And they don't even know it.
That's because phishers and other fraudsters are once again taking a technology that can do so much good and twisting it for criminal use. In this case, it's the computer-sharing technology that space scientists used to recruit thousands of people willing to donate their computers' idle processing time to enormous calculations needed to understand the universe.
They're called botnets, and they're planted by Trojans and other malware in personal computers around the world, turning them into spam-spewing zombies and helping to host attacks aimed at gathering account numbers and other information that can be used to drain banking accounts.
While the methods have grown more sophisticated, the song in many ways remains the same, according to IT security experts in the financial services industry.
"Phishing continues to be a growing threat for all financial institutions," said Greg Ogorek, manager of antiphishing for Cyveillance, an IT security firm based in Arlington, Va.
"Although we've seen ups and downs in the number of unique monthly phishing attacks, the number of institutions that phishers are attacking are steadily expanding," said Ogorek, whose company includes about 100 credit unions on its client list of about 450.
"I think this tells us that credit unions should be aware that even if they're not being targeted now, it's only a matter of time," he said.
"It also should be noted that as the phishers and other fraudsters become more automated and more sophisticated, they're able to attack even the smallest of brands with the smallest amount of effort," Ogorek said.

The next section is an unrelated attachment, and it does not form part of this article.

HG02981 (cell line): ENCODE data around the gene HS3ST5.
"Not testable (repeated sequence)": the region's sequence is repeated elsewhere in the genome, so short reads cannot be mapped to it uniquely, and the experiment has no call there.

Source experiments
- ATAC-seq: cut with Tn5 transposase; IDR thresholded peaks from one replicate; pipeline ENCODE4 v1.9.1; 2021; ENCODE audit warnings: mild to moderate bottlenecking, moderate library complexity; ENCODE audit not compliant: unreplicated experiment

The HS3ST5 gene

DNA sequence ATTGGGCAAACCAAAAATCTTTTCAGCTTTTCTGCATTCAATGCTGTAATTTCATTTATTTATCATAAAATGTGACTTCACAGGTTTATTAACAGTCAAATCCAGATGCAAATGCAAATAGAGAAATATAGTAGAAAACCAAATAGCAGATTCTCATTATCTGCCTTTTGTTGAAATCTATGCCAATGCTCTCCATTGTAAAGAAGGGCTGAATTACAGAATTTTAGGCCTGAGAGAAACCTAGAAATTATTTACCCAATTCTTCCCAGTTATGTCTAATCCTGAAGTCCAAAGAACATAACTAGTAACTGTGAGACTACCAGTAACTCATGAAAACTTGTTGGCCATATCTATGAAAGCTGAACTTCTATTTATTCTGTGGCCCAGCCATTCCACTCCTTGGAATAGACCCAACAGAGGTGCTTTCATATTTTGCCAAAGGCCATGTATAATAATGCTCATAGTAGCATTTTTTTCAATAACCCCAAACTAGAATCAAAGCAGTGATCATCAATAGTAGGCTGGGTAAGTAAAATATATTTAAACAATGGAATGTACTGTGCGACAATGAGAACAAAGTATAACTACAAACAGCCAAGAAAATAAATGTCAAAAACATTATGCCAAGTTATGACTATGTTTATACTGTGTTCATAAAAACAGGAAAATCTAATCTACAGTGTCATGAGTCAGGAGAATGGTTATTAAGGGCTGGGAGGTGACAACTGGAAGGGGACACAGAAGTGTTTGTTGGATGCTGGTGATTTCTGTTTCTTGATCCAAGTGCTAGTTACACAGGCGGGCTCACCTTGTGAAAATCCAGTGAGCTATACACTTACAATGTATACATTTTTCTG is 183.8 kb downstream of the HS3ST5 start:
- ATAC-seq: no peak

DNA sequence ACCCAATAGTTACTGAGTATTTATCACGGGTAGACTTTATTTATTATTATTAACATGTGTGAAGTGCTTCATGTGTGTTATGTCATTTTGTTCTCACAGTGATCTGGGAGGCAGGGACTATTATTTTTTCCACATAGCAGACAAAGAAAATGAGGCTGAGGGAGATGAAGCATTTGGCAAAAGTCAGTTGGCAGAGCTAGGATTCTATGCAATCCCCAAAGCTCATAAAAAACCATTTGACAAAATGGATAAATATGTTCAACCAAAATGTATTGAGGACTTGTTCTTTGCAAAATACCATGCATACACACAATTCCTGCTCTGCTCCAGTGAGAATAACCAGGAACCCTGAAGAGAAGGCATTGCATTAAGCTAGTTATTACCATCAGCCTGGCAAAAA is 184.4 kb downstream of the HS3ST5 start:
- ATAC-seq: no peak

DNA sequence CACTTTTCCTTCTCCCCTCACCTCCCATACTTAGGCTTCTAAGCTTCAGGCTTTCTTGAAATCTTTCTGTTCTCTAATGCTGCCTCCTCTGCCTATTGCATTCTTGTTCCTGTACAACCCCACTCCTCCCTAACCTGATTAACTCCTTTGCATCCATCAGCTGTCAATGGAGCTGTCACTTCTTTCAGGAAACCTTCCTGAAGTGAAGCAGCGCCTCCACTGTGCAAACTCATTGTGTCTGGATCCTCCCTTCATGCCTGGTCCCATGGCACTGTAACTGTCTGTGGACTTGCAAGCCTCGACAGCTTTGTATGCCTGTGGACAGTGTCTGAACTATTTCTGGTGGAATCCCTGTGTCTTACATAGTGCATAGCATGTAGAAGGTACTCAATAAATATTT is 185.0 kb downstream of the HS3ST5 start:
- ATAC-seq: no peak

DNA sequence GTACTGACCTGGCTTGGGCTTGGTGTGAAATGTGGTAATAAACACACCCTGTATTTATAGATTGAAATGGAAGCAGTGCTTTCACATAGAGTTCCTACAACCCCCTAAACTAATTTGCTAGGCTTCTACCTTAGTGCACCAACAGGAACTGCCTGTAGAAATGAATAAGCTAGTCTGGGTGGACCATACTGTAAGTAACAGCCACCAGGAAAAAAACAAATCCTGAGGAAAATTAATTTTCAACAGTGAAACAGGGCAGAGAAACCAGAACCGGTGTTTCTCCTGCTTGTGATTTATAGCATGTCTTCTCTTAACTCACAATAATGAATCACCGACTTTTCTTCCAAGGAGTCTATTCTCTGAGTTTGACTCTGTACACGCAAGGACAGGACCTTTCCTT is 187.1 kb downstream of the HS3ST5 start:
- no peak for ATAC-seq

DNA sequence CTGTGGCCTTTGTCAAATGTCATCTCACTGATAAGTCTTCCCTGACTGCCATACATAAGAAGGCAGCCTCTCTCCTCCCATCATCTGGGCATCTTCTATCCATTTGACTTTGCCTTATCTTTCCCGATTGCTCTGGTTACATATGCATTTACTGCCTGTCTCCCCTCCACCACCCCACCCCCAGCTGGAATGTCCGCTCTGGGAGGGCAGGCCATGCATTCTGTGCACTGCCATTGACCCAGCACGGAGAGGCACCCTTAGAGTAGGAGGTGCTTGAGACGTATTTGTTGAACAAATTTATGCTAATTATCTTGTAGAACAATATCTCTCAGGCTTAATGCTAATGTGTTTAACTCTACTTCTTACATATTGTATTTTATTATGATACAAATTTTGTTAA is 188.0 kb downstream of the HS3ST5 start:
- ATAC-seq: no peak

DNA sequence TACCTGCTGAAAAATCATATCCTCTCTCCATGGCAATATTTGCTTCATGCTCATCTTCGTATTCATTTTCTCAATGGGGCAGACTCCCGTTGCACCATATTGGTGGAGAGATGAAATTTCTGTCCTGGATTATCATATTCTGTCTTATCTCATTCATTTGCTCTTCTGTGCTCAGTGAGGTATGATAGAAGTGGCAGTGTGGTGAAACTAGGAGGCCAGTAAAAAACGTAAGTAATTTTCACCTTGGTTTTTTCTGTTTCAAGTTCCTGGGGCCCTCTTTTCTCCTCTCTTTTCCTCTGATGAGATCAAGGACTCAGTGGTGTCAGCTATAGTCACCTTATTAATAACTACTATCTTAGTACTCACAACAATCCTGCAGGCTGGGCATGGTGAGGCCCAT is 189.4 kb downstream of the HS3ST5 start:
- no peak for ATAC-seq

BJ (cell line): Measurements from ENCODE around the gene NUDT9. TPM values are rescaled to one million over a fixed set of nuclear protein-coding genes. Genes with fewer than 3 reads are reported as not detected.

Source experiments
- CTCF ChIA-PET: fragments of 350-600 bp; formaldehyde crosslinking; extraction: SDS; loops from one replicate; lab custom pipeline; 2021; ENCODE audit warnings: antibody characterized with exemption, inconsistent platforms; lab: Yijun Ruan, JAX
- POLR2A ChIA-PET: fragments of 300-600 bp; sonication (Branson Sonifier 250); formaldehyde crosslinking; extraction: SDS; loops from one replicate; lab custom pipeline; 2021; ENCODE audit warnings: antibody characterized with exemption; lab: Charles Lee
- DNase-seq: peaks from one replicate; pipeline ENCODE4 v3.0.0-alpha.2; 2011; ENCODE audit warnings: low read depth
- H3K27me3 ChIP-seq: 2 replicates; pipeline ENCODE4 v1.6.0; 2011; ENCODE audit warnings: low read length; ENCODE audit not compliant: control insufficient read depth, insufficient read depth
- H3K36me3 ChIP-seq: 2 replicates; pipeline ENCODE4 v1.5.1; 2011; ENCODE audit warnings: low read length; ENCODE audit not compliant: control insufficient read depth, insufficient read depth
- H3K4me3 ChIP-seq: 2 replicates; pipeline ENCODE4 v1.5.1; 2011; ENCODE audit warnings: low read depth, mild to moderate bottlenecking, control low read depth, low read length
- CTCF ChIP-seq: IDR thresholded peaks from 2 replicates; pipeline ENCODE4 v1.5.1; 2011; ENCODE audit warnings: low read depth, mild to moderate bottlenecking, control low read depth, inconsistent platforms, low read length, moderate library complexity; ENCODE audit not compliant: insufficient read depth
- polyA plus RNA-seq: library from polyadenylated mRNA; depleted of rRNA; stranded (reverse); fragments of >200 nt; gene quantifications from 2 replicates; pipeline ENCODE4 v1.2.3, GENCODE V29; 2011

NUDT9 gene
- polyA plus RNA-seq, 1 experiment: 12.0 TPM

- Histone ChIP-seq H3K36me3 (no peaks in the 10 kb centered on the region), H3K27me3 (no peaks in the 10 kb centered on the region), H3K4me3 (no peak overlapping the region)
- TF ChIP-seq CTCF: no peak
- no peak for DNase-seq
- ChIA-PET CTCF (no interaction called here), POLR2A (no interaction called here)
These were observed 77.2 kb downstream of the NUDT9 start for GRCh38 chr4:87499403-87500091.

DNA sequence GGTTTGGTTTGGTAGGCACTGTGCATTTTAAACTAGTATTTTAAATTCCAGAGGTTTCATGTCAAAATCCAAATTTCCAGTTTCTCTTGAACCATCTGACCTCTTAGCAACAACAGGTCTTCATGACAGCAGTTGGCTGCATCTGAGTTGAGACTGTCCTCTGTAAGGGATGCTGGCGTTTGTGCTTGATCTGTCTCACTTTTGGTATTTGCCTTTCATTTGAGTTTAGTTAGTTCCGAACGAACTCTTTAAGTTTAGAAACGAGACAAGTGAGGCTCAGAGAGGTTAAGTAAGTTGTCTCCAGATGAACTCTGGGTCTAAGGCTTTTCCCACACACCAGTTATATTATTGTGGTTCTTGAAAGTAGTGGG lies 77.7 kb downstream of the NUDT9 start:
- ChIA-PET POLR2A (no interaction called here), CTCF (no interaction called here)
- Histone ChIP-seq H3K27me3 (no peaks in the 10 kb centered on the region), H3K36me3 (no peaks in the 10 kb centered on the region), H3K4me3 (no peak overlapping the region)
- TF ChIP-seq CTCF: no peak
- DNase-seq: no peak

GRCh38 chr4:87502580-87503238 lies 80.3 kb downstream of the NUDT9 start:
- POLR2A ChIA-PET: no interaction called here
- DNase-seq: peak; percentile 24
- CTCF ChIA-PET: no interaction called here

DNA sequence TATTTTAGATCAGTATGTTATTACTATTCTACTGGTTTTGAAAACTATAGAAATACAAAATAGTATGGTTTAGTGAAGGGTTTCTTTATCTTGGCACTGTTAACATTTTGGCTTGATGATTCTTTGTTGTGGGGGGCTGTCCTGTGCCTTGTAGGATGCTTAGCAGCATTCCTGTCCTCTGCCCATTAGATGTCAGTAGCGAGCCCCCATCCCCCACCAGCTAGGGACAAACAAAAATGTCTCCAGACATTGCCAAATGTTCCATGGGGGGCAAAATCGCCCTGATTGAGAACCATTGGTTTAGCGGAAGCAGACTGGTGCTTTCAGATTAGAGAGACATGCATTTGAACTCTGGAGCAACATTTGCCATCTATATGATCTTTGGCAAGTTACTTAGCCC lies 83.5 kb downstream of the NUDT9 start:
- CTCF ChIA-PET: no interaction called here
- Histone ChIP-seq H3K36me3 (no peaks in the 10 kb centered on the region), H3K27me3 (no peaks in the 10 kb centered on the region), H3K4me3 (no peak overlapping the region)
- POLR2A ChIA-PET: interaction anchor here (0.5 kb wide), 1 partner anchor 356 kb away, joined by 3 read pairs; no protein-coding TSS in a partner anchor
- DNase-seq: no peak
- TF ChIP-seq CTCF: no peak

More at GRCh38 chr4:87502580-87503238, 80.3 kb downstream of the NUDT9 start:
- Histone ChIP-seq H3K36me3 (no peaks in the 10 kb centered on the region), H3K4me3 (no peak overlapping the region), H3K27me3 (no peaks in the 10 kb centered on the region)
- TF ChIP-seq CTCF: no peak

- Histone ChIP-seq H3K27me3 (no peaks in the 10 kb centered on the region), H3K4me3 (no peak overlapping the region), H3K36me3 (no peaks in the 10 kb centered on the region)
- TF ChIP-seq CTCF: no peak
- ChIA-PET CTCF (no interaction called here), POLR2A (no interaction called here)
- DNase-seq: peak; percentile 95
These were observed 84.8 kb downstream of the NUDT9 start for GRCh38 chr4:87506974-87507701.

"It's interesting because in the earlier days, when phishing first started, the attacks were kind of lame," he added. "They used badly formed, crummy English in the e-mail, and their attacks could be easily dissected and mitigated. But that's not the case anymore."
Gone, too, are the days when a credit union or its security firm simply contacts the Internet service provider hosting the phisher. Botnets infecting hundreds of thousands of computers, often unbeknownst to their owners, can generate seemingly endless series of short-lived IP addresses, allowing phishing attacks to go on much longer before they're caught.
Of course, these attacks go nowhere unless the consumer takes the bait.
"I think the primary role for credit unions is to continue to educate and provide awareness to their members of the realities they need to be safe," said Tim Wooldridge, vice president of virtual branch services with Fiserv's credit union operations.
"And I think that comes through consistent education, consistent messaging, making sure that message is heard throughout the year," said Wooldridge, whose operation serves about 1,400 credit unions.
Wooldridge sees complacency as a problem in another arena.
"We have seen an explosion in social networking over the past year or two," he said. "It's great stuff and a great way to connect, but some of the cultural attitudes that go with it cause people to tend to let their guard down a little bit."
"Hackers and other people who want to phish will go where the people are, and those sites are where they'll find them. We need to remind people that just because they're on a social networking site, that doesn't mean they're necessarily just among their friends," Wooldridge said. "Credit unions really need to keep pressing that message of awareness and caution."
Deb Geister, director of fraud prevention and compliance solutions at LexisNexis, agreed.